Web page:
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Dueling electors, 'hanging chads': A History of contested elections; it’s not a threat to democracy

By Brad Heath

Reuters News

Orig. Published Oct 23, 2020

(Reuters) - The combination of the coronavirus pandemic and President Donald Trump’s accusations of mass voter fraud by Democrats has legal experts warning of the possibility of a contested presidential election.

Americans have selected a president 58 times. Four times, an inconclusive or disputed result tested the legal underpinnings of U.S. democracy.

1800: House votes 36 times to break a tie

The fourth U.S. presidential election ended in a tie, with Thomas Jefferson and Aaron Burr each receiving 73 electoral votes.

In that case, the U.S. Constitution leaves it to the House of Representatives to select the next president. Each state delegation gets a single vote in the so-called “contingent election.”

But when legislators began voting in February, 1801, neither Jefferson nor Burr was able to win the support of more than eight of the 16 states that existed at the time.

House members voted 35 times over a week, and each time Jefferson came up with eight votes, failing to win the needed majority. On the 36th try, Jefferson won 10 states and the House awarded him the presidency.

Burr, as the runner-up, became his vice president, under the rules at the time.

1824: Contingent election

Andrew Jackson won both the popular vote and the most votes in the Electoral College among four presidential candidates, but did not receive the majority of 131 electoral votes required to win. The outcome led to a vote in the House of Representatives, which elected John Quincy Adams as president.

1876: Dueling electors

The most contentious and controversial presidential election in American history was arguably the 1876 contest between Republican Rutherford B. Hayes and Democrat Samuel J. Tilden.

In Southern states, the voting was marred by threats of violence from Democrats who aimed to keep black voters away from the polls. The Democrats also created ballots that carried pictures of famous Republican Abraham Lincoln to try to trick illiterate voters into choosing Tilden.

At the end of the tumultous campaign, competing political camps in three states each sent two different slates of electors - one for Tilden, the other for Hayes - to Congress.

The dueling slates from Florida, Louisiana and South Carolina arrived with varying degrees of authority; the Republican slate from Louisiana supporting Hayes was sent by the state’s governor while the Democratic slate backing Tilden was sent by that party’s gubernatorial candidate.

The election hinged on the disputed states. If their Republican electoral votes were counted, Hayes would be president. If the Democratic slates were counted, Tilden would be elected.

Since Congress then had no existing procedures to decide which of the disputed returns should be counted, it created a 15-member commission to settle the dispute, with five members each drawn from the House, the Senate and the Supreme Court. That commission ultimately voted 8-7 along partisan lines to award each of the disputed electoral votes to Hayes, giving him the presidency.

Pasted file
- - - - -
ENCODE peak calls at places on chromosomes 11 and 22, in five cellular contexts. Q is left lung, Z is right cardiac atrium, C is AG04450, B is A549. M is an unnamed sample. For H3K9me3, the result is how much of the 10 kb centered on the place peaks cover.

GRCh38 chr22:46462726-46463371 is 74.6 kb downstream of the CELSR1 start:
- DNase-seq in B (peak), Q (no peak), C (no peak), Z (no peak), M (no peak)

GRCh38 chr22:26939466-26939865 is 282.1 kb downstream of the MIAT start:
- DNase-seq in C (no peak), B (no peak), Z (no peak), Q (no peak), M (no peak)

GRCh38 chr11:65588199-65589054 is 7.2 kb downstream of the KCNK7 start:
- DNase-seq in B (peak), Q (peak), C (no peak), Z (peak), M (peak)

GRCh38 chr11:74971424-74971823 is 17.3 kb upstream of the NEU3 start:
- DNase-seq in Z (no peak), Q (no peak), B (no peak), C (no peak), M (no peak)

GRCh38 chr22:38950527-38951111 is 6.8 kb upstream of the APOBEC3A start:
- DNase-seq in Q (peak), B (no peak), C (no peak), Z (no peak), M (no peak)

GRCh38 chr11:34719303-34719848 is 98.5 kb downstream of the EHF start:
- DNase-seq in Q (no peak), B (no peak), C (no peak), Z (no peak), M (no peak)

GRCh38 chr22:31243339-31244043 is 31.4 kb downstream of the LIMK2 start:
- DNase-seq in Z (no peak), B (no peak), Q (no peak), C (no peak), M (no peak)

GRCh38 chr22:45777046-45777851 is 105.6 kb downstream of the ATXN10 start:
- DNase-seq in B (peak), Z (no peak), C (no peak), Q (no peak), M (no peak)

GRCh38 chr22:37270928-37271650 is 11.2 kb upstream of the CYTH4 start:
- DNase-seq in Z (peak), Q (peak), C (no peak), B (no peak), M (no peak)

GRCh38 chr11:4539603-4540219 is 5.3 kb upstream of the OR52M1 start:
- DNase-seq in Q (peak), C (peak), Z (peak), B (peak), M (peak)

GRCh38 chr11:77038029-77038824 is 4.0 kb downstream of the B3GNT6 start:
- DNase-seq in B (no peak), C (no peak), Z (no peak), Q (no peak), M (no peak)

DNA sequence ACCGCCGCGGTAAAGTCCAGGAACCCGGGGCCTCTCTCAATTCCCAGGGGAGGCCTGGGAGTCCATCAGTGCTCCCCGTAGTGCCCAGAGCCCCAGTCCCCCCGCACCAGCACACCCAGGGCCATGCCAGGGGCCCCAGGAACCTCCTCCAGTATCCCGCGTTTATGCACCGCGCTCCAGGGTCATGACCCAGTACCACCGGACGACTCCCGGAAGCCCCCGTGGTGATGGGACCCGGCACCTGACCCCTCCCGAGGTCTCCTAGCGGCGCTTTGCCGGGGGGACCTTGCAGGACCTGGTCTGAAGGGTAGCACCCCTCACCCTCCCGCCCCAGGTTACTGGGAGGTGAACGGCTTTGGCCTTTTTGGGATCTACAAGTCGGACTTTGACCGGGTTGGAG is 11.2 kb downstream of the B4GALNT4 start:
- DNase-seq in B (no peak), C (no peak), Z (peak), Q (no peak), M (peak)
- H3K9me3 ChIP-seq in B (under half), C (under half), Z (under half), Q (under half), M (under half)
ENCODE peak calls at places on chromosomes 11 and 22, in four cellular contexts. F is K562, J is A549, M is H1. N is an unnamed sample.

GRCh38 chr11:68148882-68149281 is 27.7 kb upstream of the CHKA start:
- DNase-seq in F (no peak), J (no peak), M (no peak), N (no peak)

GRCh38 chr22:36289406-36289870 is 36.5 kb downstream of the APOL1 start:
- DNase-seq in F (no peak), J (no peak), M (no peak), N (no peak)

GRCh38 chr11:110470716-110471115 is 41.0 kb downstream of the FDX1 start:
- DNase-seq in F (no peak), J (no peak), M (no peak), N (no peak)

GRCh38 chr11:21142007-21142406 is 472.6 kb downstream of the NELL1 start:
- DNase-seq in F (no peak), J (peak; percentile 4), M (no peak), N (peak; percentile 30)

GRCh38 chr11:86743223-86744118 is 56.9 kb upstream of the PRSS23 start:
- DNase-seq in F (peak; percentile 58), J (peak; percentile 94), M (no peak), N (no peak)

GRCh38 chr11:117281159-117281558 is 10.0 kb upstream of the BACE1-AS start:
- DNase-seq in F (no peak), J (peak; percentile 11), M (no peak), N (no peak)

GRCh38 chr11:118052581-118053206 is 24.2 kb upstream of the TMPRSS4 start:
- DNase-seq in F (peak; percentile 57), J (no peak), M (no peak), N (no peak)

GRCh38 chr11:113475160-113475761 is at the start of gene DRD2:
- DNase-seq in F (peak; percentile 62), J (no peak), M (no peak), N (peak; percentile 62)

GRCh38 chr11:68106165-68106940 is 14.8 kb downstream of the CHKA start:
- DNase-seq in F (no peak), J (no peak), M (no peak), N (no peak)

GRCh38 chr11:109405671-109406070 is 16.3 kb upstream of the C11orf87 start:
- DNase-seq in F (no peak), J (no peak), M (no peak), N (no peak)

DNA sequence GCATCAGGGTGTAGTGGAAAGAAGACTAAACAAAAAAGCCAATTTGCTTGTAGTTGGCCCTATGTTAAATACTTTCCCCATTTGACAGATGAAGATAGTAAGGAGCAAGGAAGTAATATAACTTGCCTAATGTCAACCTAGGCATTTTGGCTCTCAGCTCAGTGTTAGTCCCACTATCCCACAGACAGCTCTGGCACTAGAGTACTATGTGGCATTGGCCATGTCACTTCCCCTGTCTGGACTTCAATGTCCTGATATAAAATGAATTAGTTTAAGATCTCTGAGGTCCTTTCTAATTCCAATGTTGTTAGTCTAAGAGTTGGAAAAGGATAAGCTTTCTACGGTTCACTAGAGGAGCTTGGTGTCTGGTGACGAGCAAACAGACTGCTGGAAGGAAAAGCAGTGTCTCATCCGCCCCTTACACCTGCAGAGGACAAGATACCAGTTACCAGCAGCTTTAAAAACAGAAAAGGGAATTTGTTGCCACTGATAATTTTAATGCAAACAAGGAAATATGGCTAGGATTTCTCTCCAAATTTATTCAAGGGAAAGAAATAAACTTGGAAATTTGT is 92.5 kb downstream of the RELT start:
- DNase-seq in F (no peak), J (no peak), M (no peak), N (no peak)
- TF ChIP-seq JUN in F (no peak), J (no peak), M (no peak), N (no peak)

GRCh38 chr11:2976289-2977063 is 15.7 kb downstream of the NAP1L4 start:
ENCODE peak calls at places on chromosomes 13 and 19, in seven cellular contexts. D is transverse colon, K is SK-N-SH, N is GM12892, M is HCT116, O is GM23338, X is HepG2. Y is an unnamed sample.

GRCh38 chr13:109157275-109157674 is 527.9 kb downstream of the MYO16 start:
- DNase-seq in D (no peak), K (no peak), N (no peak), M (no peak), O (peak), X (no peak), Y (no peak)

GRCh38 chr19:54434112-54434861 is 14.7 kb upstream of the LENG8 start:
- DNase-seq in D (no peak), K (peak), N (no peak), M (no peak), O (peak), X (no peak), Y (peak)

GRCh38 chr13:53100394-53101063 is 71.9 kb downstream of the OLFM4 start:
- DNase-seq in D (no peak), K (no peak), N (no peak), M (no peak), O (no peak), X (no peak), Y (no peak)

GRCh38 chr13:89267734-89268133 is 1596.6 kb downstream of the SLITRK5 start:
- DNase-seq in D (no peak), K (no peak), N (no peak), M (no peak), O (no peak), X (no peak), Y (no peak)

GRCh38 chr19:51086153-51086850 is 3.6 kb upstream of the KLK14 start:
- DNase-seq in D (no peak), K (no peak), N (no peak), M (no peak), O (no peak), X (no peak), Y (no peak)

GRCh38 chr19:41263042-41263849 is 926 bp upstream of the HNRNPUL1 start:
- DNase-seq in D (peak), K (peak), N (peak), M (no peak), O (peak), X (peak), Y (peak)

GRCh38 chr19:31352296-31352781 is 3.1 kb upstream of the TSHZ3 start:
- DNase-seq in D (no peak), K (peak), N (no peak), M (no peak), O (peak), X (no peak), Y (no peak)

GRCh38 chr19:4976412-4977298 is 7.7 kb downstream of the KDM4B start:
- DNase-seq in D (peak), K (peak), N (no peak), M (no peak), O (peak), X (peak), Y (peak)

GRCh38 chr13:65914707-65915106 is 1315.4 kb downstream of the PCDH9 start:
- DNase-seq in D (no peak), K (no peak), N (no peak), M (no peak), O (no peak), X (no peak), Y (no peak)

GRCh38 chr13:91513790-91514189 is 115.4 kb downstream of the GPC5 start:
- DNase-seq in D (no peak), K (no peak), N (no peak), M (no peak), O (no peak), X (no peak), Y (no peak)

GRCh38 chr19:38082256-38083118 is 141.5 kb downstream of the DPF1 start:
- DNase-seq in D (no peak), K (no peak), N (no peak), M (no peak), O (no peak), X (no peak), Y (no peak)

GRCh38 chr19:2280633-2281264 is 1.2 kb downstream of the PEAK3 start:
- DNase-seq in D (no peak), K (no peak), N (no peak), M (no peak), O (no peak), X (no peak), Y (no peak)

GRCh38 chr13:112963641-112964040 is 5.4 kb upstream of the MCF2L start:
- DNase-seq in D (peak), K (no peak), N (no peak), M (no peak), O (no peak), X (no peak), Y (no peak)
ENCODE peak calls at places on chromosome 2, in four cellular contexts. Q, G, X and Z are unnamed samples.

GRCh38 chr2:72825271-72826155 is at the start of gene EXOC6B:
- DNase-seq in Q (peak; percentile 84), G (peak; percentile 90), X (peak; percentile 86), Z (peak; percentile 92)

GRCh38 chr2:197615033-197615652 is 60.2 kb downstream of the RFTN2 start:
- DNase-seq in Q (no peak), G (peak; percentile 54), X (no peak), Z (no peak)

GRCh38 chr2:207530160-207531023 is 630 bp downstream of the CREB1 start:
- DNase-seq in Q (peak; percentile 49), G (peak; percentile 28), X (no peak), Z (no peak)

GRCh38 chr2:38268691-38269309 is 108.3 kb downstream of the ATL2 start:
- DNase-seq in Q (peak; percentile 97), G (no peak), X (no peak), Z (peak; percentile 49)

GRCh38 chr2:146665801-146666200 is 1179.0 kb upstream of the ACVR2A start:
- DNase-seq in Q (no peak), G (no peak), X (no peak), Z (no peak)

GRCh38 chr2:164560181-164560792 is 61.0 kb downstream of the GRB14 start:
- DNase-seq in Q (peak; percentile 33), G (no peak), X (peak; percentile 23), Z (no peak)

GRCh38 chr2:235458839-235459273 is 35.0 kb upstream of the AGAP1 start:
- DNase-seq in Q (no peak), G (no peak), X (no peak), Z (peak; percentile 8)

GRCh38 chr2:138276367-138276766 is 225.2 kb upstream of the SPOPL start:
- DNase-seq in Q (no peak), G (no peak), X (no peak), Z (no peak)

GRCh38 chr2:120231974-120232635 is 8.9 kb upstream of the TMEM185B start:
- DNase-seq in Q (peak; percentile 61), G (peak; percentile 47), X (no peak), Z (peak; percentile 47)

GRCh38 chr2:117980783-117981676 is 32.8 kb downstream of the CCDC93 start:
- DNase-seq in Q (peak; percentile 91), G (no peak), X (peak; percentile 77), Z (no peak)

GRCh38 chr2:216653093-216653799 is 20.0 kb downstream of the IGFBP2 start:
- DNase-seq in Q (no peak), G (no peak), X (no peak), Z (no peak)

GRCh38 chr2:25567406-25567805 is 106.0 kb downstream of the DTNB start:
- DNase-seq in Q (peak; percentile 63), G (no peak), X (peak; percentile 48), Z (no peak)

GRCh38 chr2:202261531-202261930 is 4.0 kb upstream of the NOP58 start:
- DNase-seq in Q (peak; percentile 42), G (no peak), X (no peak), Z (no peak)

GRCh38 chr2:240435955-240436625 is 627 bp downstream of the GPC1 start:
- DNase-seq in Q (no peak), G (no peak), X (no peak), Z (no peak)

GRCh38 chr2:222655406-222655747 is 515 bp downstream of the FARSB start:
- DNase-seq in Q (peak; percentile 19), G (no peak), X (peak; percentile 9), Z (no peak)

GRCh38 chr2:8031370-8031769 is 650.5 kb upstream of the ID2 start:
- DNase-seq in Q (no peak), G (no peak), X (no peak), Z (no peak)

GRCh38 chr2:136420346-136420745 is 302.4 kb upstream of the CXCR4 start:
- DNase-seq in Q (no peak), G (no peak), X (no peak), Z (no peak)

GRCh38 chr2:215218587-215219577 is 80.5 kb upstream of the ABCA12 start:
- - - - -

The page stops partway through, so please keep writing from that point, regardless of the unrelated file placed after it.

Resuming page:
Democrats accepted the result only after Republicans agreed to withdraw U.S. troops left over from the Civil War from Southern states. The compromise helped usher in the so-called “Jim Crow” era of legalized racial segregation and discimination that would last another century.

A decade later, Congress enacted the Electoral Count Act that was meant to establish a roadmap for resolving disputed elections in the future, though exactly how it would work remains unclear because of ambiguities in the language, election scholars say. The law has never been tested or intepreted by the courts.

2000: The Florida recount

The most recent contested presidential election was the race between Republican George W. Bush and then-Vice President Al Gore, a Democrat. By the end of Election Day, it was clear that contest would be decided by Florida’s 25 electoral votes. As the polls closed in Florida, television networks declared that Gore had won the state handily. But as vote-counting went on into the night, they reversed themselves as Bush’s tally increased. By morning, the state’s count had Bush leading Gore by only a few thousand votes.

Gore’s campaign asked officials in four of Florida’s biggest counties to recount their ballots by hand, kicking off a weeks-long process of inspecting punch-card ballots.

Three weeks after the election, Florida declared that Bush had won by 537 votes. Gore contested that count, and the state’s highest court ordered a recount of thousands of ballots that had been rejected by counting machines because they were incompletely punched - leaving “hanging chads,” little pieces of paper clinging to the ballot. The U.S. Supreme Court effectively halted that count on Dec. 12, six days before the Electoral College was to meet, ruling that the constitution had been violated by different counting standards being used in different counties.

Republican lawmakers in the Florida legislature were on the verge of selecting a slate of electors that would back Bush over Gore when the U.S. Supreme Court stopped the recount. The court decision prompted Gore to concede the election, saying he wanted to spare the country further partisan infighting.

Reporting by Brad Heath, Editing by Soyoung Kim and Brian Thevenot



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